Synthetic biology is a nascent scientific field that aims to apply engineering principles to biological systems, with early successes in producing anti-malarial medicine and reprogramming immune cells to fight cancer. Engineering living systems also has the potential to uncover fundamental biological principles. However, the ability to modify the fundamental software of organisms, the genetic code, is currently limited by our ability to "write" synthetic DNA and generate complex lines of code. For example, creating fully synthetic genomes is possible but remains a monumental undertaking limited to single-cell organisms, such as bacteria and yeast.
I will present our progress, over the past five years, in modifying the genome, generating artificial chromosomes from synthetic DNA pools, and scalable methods for perturbing every gene in C. elegans, allowing biological engineering on a scale not previously possible. We have used these tools to gain novel insights into how large parts of the non-coding genome are derived from a selfish gene and used as "watermarks" to prevent inherited epigenetic silencing of the organism's genes. My laboratory is currently focused on developing massively parallel reporter assays with the aim of using machine-learning algorithms to understand the basic regulatory grammar of gene expression.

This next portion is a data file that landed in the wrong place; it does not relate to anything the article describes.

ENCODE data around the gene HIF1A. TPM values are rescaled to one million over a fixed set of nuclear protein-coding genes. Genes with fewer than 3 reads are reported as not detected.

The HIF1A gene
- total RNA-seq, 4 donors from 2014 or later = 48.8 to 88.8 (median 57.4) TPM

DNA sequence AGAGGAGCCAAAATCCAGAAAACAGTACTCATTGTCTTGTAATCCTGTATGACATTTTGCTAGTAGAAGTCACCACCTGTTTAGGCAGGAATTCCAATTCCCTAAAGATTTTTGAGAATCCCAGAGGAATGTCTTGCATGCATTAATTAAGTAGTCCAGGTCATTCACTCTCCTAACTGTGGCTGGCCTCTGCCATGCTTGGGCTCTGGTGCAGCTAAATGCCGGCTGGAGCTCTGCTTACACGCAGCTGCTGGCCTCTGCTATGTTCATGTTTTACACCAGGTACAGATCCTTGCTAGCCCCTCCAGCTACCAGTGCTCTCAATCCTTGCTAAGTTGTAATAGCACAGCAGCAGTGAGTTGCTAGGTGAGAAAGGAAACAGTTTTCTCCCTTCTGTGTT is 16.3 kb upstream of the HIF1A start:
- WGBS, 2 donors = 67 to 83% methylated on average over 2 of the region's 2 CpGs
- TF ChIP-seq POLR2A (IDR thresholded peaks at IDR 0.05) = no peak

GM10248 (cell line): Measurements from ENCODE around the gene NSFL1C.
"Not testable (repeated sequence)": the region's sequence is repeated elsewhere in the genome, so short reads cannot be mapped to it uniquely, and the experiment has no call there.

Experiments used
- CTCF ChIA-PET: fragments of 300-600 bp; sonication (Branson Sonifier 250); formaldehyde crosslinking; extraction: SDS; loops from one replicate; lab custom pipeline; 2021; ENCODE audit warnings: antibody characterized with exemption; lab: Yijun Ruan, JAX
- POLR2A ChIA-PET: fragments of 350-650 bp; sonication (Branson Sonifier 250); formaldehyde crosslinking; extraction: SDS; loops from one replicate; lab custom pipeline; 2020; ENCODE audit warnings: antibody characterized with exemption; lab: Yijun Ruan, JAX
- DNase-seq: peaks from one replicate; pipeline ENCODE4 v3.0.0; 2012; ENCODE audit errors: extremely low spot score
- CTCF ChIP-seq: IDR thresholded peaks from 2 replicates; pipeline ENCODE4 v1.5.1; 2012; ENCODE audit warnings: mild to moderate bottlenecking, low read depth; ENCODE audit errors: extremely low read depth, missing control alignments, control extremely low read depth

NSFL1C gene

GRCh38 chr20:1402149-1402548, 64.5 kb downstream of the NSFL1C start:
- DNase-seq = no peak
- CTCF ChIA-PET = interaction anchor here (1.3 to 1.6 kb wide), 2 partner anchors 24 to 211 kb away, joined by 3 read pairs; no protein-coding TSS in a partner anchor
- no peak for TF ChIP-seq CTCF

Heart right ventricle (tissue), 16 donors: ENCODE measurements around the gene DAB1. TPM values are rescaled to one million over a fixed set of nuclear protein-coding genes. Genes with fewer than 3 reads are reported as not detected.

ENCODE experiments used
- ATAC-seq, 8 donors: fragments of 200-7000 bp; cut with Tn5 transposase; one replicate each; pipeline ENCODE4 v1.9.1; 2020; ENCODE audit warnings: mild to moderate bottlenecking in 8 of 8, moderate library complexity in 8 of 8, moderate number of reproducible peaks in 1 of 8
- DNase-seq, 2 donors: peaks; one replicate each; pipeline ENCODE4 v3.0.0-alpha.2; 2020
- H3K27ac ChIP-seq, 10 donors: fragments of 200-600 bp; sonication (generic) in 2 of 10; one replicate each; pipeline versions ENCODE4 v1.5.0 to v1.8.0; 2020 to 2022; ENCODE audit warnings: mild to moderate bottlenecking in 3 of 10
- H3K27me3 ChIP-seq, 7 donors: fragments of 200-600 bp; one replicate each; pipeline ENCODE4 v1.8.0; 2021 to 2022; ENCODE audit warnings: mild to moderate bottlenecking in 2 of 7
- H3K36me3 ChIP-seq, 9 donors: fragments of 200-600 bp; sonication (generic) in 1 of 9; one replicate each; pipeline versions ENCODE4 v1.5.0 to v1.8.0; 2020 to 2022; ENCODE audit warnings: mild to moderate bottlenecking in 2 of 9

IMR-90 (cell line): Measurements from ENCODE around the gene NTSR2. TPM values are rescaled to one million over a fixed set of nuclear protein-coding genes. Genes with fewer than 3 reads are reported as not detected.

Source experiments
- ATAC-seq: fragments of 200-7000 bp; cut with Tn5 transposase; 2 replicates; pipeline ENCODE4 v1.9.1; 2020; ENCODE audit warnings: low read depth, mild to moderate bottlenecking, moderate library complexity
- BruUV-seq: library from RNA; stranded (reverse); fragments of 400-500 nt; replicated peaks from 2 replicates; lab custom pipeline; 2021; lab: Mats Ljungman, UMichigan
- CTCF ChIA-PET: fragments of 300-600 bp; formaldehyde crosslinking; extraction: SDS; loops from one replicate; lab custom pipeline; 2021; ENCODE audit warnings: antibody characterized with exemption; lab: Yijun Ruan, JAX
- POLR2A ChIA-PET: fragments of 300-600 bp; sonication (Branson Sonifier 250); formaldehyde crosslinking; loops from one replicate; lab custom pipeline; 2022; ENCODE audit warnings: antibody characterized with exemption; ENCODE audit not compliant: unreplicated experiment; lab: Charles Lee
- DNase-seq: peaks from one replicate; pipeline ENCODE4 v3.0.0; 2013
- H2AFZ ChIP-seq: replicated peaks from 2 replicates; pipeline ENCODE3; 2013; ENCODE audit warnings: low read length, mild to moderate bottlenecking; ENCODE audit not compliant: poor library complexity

About the speaker
Prof. Christian Froekjaer Jensen obtained his Ph.D. from the University of Copenhagen, Denmark. He trained as a postdoc with Prof. Erik Jorgensen at the University of Utah and with Prof. Andrew Fire at Stanford University, USA. In 2017, he joined the KAUST Environmental Epigenetics Program (KEEP) as an Assistant Professor of Bioscience. He is a member of KAUST Smart Health Initiative and an associate member of the Bioengineering program. His research group at KAUST, the laboratory for Synthetic Genome Biology, is focused on developing foundational technologies for genetic engineering in C. elegans, and has distributed reagents to over 800 laboratories at more than 450 universities.